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I would guess that no matter how the GOP is built with timelapse one could easily hit a situation where every frame is totally different and very easily max out the available bandwidth. Perhaps this is why we have the option of recording more than one frame at a time. Being able to record an entire GOP would ensure one I frame per trigger and then in post only pull the I frames.
Of course if there is that much frame to frame variation your timelapse is probably going to look pretty sad when played back.
The other option might be to record more fps than you really need and then speedup in post.
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Old January 8th, 2008, 09:42 PM   #14
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Quote:
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That seems an extremely good guess at what is going on.
I thought so too... but it doesn't hold up to further investigation:

35mbs = 35,000,000 bits/second = 4,375,000 bytes/second

4,375,000/25 = 175,000 = 175 kilobytes per frame.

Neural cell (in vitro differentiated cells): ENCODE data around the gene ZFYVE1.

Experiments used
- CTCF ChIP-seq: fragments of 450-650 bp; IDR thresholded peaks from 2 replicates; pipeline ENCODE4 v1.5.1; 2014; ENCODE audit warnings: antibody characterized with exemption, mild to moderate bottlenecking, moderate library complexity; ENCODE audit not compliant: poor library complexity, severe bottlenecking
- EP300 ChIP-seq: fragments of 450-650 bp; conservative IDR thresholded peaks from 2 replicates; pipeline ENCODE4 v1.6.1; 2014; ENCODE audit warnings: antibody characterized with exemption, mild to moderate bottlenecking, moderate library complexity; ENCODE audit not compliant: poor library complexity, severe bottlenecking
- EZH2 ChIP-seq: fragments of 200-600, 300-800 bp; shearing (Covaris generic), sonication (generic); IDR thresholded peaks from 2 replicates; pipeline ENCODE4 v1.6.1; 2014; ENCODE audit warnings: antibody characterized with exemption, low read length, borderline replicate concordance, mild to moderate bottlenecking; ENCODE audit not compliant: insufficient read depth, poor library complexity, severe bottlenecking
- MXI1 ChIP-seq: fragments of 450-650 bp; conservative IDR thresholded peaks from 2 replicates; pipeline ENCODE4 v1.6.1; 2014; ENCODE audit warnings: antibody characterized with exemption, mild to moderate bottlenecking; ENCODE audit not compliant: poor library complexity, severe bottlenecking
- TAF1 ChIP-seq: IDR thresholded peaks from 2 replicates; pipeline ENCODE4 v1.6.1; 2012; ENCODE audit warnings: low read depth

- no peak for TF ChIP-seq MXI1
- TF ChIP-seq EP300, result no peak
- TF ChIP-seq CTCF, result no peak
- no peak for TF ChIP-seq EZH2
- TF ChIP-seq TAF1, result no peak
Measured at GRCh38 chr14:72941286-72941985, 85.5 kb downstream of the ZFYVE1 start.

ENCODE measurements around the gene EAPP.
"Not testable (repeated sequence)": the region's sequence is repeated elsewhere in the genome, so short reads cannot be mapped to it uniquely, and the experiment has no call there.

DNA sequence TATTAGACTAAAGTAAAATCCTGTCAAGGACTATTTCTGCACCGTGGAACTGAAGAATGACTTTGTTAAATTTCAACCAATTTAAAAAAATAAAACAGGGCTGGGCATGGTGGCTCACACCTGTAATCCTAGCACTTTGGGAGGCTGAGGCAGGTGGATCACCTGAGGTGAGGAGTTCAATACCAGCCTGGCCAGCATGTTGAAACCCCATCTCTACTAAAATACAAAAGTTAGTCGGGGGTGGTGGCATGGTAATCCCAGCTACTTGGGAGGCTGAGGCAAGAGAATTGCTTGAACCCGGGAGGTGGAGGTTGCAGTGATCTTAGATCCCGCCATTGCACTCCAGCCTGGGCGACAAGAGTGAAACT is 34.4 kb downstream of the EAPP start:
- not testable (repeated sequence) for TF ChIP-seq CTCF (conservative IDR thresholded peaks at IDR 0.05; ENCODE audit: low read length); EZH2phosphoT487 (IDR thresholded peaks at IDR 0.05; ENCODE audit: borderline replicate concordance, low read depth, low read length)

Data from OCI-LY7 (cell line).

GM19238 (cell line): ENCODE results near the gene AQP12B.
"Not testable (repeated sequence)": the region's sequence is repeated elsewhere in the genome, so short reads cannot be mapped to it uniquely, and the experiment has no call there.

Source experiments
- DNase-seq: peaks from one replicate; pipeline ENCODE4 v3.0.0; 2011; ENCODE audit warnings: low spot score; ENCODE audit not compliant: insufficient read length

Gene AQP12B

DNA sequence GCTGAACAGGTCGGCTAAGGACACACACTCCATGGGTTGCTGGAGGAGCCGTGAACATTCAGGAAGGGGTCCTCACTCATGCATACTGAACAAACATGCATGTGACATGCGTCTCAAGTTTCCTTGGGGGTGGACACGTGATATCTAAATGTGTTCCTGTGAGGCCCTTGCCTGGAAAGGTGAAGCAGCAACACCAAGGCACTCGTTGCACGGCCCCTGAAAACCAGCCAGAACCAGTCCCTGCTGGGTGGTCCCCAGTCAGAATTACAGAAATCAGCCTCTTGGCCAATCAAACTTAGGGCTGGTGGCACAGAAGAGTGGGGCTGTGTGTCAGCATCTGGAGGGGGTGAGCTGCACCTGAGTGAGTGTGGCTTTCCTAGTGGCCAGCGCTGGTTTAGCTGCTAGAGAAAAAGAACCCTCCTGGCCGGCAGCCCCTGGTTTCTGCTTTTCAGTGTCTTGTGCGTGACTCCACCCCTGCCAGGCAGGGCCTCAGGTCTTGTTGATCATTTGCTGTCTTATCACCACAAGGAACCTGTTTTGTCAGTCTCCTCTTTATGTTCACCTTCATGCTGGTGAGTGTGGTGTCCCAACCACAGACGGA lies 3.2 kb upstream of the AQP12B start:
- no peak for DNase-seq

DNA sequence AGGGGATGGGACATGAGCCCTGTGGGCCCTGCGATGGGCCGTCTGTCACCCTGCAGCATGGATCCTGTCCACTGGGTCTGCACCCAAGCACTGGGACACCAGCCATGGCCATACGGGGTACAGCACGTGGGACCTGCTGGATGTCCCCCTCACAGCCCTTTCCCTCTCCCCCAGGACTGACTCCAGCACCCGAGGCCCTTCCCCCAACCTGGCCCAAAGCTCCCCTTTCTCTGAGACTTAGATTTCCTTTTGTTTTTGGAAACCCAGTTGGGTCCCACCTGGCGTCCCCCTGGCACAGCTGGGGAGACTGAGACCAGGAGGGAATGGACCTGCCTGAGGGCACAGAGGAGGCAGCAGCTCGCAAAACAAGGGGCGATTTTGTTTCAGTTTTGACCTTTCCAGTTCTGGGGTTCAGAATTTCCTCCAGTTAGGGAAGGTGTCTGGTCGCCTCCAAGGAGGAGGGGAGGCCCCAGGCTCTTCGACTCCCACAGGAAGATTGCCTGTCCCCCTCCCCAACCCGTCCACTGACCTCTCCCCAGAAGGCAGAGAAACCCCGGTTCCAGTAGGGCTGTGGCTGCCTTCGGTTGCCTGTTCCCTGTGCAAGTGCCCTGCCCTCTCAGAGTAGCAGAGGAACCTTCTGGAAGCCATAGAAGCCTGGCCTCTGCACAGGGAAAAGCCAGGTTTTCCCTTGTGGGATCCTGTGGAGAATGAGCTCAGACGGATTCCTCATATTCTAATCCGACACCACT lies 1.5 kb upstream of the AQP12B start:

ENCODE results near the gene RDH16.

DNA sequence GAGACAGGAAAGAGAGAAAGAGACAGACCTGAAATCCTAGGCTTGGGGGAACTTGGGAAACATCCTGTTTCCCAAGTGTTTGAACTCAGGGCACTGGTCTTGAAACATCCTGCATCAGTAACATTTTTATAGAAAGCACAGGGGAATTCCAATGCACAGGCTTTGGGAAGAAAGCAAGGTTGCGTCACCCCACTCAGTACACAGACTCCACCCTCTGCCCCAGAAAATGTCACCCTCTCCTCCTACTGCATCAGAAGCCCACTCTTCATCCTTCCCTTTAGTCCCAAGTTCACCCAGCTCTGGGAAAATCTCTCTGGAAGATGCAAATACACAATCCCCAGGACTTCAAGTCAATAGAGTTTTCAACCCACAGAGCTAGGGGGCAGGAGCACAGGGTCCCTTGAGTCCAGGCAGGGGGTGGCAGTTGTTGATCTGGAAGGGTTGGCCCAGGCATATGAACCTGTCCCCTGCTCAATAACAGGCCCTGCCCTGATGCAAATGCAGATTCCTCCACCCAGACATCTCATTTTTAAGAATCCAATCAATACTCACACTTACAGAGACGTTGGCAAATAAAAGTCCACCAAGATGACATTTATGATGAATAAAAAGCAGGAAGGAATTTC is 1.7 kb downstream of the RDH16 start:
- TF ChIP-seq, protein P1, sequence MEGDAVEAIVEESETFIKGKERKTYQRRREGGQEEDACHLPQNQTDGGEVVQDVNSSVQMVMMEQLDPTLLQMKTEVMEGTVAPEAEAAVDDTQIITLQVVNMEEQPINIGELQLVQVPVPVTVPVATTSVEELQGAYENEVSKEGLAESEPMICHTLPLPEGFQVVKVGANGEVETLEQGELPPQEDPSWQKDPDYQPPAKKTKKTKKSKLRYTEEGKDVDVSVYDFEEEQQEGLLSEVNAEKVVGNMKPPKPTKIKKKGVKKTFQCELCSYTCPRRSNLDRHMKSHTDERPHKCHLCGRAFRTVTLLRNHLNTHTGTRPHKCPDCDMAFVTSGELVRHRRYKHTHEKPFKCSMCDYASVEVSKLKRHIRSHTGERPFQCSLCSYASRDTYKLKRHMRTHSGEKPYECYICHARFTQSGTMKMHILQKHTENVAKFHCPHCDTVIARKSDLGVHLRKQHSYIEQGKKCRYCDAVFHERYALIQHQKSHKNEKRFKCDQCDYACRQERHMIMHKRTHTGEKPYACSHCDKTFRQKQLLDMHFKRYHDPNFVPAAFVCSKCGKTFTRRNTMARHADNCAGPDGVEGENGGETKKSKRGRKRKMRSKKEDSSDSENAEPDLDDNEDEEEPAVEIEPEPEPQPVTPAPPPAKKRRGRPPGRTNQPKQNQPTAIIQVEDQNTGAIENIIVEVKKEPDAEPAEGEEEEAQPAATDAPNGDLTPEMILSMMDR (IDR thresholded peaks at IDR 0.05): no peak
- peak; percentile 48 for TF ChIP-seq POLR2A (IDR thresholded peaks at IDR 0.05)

Paul's second sample above (clouds3.jpg) is compressed to 174kb and doesn't show any banding at all... even if interval recording is being compressed & stored as iframe only it's not enough to explain the banding unless the codec is significantly less efficient than jpeg.
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Old January 9th, 2008, 02:53 AM   #15
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Two things to bear in mind...

Firstly I was not using the frame record function, I was using undercranking with S&Q motion.

Secondly, the images posted were screen grabbed and re-exported as jpegs so the file size of each will not be directly relative to the original.